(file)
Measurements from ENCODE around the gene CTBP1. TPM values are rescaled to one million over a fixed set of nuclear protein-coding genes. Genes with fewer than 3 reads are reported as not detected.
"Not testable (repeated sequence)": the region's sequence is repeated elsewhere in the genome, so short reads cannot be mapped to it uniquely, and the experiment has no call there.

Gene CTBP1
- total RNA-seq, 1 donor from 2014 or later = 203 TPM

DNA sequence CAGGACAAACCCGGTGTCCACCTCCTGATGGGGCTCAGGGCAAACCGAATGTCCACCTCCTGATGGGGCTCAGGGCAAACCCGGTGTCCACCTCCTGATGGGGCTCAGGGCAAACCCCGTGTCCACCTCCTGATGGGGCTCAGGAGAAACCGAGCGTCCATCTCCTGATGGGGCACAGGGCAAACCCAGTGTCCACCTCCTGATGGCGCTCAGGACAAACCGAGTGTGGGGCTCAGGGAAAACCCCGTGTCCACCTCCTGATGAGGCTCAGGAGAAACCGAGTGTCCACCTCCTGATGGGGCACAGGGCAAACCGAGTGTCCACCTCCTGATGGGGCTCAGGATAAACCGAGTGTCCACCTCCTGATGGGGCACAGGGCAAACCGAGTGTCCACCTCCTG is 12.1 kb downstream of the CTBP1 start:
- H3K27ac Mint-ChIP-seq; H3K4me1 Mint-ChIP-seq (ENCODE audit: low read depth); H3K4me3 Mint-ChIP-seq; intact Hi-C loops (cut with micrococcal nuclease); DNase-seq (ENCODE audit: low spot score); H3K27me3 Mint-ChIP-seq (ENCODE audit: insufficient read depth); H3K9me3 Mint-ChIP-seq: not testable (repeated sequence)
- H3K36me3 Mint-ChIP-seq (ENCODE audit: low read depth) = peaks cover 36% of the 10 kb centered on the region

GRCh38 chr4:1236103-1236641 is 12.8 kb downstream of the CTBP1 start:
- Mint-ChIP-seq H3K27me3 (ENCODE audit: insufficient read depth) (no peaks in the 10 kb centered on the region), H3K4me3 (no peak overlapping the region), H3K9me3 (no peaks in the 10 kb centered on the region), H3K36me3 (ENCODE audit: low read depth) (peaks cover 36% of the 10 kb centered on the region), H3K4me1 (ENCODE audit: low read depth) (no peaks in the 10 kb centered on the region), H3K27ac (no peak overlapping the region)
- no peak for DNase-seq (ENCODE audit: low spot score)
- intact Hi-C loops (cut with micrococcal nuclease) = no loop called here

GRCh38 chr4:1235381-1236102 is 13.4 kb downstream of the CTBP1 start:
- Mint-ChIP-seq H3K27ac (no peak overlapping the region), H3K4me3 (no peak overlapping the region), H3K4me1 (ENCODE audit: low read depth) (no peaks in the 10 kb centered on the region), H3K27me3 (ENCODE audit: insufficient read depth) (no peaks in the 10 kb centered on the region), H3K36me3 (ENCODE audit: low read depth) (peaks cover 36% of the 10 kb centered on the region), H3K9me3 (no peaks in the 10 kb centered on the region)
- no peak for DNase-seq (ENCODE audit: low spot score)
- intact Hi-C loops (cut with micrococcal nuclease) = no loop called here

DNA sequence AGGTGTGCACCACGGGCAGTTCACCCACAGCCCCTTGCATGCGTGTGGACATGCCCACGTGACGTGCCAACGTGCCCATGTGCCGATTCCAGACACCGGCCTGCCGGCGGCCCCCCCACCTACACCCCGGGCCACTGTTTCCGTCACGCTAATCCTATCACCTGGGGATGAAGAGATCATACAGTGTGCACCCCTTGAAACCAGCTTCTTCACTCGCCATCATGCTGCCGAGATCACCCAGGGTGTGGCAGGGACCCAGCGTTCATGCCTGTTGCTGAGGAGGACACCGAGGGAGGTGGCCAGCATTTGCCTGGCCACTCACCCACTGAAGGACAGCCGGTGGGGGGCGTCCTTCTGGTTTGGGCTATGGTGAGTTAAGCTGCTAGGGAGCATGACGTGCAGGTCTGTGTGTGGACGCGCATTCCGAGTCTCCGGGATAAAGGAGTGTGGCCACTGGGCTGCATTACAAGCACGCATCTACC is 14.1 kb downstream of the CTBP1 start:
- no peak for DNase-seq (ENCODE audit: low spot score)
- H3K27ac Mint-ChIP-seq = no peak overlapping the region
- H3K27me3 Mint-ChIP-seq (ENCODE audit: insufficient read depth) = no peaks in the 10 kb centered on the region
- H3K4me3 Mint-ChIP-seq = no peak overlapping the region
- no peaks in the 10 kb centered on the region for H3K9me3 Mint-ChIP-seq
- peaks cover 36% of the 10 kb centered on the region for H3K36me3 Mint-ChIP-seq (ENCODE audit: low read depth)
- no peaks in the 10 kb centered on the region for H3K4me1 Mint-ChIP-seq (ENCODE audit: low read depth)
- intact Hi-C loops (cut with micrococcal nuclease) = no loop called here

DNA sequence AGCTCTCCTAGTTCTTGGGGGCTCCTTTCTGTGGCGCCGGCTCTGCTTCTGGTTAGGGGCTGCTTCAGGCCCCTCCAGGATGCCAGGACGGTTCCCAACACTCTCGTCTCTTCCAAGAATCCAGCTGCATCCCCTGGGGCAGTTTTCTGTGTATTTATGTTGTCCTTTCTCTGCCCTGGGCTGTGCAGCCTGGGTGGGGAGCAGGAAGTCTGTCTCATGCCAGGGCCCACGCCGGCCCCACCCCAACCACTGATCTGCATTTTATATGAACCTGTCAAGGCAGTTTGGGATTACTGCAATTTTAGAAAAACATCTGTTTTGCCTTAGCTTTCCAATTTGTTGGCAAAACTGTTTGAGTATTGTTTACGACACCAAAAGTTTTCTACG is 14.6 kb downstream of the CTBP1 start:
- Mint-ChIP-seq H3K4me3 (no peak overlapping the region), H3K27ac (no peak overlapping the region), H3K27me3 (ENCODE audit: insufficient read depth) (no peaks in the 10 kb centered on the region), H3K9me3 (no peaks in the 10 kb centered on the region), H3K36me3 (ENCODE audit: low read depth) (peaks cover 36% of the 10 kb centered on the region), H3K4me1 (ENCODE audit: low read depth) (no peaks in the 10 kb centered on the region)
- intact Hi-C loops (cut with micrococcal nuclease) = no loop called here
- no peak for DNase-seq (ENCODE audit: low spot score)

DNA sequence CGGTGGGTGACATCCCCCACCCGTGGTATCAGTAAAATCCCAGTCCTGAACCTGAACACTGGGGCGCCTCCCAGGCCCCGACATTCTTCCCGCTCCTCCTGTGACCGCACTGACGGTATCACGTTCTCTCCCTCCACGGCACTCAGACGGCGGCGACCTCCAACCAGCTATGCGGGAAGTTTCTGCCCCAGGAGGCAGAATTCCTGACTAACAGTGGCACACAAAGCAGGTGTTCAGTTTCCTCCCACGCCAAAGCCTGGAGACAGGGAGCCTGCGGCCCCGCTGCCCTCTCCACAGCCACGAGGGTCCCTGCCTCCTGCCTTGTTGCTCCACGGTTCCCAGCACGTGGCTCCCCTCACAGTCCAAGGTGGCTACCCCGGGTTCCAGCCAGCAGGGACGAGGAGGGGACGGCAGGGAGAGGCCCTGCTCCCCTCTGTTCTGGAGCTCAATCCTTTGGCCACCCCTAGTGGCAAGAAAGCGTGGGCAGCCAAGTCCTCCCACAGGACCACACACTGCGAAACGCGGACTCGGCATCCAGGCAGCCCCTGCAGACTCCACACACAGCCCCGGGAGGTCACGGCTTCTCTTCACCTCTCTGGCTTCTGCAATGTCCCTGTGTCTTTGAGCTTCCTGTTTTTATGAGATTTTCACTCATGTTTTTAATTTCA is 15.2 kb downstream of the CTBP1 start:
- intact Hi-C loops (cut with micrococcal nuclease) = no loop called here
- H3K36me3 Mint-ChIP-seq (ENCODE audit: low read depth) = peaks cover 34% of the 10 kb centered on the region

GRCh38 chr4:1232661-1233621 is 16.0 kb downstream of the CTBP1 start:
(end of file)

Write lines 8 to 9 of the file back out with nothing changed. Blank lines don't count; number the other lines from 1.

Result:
GRCh38 chr4:1236103-1236641 is 12.8 kb downstream of the CTBP1 start:
- Mint-ChIP-seq H3K27me3 (ENCODE audit: insufficient read depth) (no peaks in the 10 kb centered on the region), H3K4me3 (no peak overlapping the region), H3K9me3 (no peaks in the 10 kb centered on the region), H3K36me3 (ENCODE audit: low read depth) (peaks cover 36% of the 10 kb centered on the region), H3K4me1 (ENCODE audit: low read depth) (no peaks in the 10 kb centered on the region), H3K27ac (no peak overlapping the region)